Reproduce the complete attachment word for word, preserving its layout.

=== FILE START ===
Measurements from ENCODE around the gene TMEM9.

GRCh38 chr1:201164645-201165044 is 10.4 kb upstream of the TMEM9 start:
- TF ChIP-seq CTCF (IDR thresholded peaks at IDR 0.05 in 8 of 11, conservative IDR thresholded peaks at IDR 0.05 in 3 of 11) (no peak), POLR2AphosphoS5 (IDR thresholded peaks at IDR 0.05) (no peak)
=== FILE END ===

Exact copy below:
Measurements from ENCODE around the gene TMEM9.

GRCh38 chr1:201164645-201165044 is 10.4 kb upstream of the TMEM9 start:
- TF ChIP-seq CTCF (IDR thresholded peaks at IDR 0.05 in 8 of 11, conservative IDR thresholded peaks at IDR 0.05 in 3 of 11) (no peak), POLR2AphosphoS5 (IDR thresholded peaks at IDR 0.05) (no peak)